Louth will fancy their chances of beating Cork despite Leinster final hammering

Wee County were outclassed at Croke Park but that won't impact their ability to get the better of the Rebels on home turf
Louth will fancy their chances of beating Cork despite Leinster final hammering

James McCarthy of Dublin in action against Liam Jackson and Leonard Grey of Louth at Croke Park. Picture: Piaras Ó Mídheach/Sportsfile

LOUTH'S thrashing at the hands of Dublin in the Leinster football final on Sunday has confirmed that Cork’s first game in the All-Ireland group stages will be away to the Wee County in a fortnight.

The 5-21 to 0-15 defeat will not have been a surprise for Mickey Harte’s men, as they wouldn’t really have believed they were likely to halt the Dublin juggernaut at Croke Park and deny them a 13th successive provincial crown. However, the manner of it may take some recovering from.

Cork will have had seven whole weeks to lick the wounds they received up in Cusack Park in Ennis in their Munster Championship exit against Clare, whereas Louth will only have two to get over the mauling they received from Dessie Farrell’s Dubs. 

Given that it will probably be the game that decides which of Cork and Louth reach the knock-out stages of the championship, you would hope that John Cleary’s side have been using this time wisely.

Cork and Louth will, of course, be no strangers to each other as they clashed in Division 2 of the national football league up in Ardee on the 19th of March, with the Louth men winning that one on a scoreline of 1-10 to 0-10. 

Louth had come from five down early on to secure the two points and finished a place ahead of Cork in 3rd position in the final league table, so they will have no fear of Cork.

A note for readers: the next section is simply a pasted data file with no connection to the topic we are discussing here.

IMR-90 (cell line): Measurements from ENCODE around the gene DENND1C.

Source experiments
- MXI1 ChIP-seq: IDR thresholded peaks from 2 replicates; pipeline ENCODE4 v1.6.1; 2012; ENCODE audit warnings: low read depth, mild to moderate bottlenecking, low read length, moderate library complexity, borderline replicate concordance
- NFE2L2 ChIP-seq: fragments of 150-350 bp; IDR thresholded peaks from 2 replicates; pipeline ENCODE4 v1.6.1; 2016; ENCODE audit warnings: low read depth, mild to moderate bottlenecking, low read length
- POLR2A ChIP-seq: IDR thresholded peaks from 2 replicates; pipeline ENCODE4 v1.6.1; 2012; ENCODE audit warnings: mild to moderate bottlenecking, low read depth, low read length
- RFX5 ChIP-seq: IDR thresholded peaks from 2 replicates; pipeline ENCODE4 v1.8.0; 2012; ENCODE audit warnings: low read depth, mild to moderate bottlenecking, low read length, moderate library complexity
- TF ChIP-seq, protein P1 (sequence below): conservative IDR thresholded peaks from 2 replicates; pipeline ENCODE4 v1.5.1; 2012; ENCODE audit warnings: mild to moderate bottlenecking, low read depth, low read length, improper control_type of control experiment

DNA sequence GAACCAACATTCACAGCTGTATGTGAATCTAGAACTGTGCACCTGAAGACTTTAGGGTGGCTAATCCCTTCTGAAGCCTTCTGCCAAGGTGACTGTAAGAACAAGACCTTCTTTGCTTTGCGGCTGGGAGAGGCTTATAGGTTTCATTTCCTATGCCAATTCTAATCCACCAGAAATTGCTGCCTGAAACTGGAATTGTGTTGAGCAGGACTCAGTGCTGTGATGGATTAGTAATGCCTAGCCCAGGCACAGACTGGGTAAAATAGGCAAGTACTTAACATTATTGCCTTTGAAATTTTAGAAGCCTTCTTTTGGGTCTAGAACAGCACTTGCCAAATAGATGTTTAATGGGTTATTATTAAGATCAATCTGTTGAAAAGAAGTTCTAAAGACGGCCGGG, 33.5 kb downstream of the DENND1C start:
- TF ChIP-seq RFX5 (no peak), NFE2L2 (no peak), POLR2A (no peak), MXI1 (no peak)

A frustrated Louth supporter. Picture: Piaras Ó Mídheach/Sportsfile
A frustrated Louth supporter. Picture: Piaras Ó Mídheach/Sportsfile

Louth, who famously beat Cork back in the 1957 All-Ireland football final to win the most recent of their three All-Ireland crowns, failed to stick a goal past Stephen Cluxton on Sunday. They also did not raise a green flag in the extra-time semi-final triumph over Offaly, but prior to that game, they had managed to score at least one goal in eight games in a row this season (seven of their league games and their Leinster quarter-final against Westmeath when they bagged two).

Ryan Burns managed to put one past Micheál Aodh Martin up in Ardee, but Sam Mulroy, Ciarán Downey, Liam Jackson, Dan Corcoran, Craig Lennon, Tommy Durnin and Conor Grimes have also scored goals for Louth this year, which shows that they have the ability to get scores from all over the field, which makes them more difficult to pin down.

Dublin were able to limit them to just seven points from play over the course of 70-odd championship minutes, but the trusty boot of Mulroy knocked over the remaining eight points from frees. 

That 15-point total would be in with a shout of winning most championship matches, and Louth will be expecting Cork to not have Dublin’s firepower when they lock horns.


Dublin had 12 different scorers and it is difficult to imagine Cork sharing the burden in such a manner. 

In the 0-14 to 0-13 defeat to Clare Cork only had four scorers, with Steven Sherlock registering 10 and Sean Powter, Rory Maguire and Kevin O’Donovan getting one each. Quite simply, the attack must offer much more than that in the group stages if Cork are to progress.

Cork have been guilty of inconsistency this year, and especially so in attack. 

Against Kildare and Limerick, and even Clare in the league encounter, they resembled promotion contenders, but when they’re not on their game they have a tendency to look very average. 

The losses to Meath, Louth and the championship loss to Clare would be examples of this drop-off in form from game to game. 

Cork fans will wonder which of these Cork sides will take to the pitch against Louth, the almost swashbuckling one that can play some really exciting attacking football, or the one that tends to sometimes revert into its shell.


Cork look like the ultimate confidence team, with them relying a lot on grabbing goals to get the tails up. 

It might seem obvious, but it is not surprising to note that Cork’s best performances have come when they have had a real goal threat inside. 

Even in the close defeat to Dublin, they looked extremely dangerous in this regard.

Mayo and Kerry are the other two counties in this qualifying group, and for that reason both Cork and Louth will be viewing each other as the most likely game they will win, which is why this is likely to be a real feisty affair.

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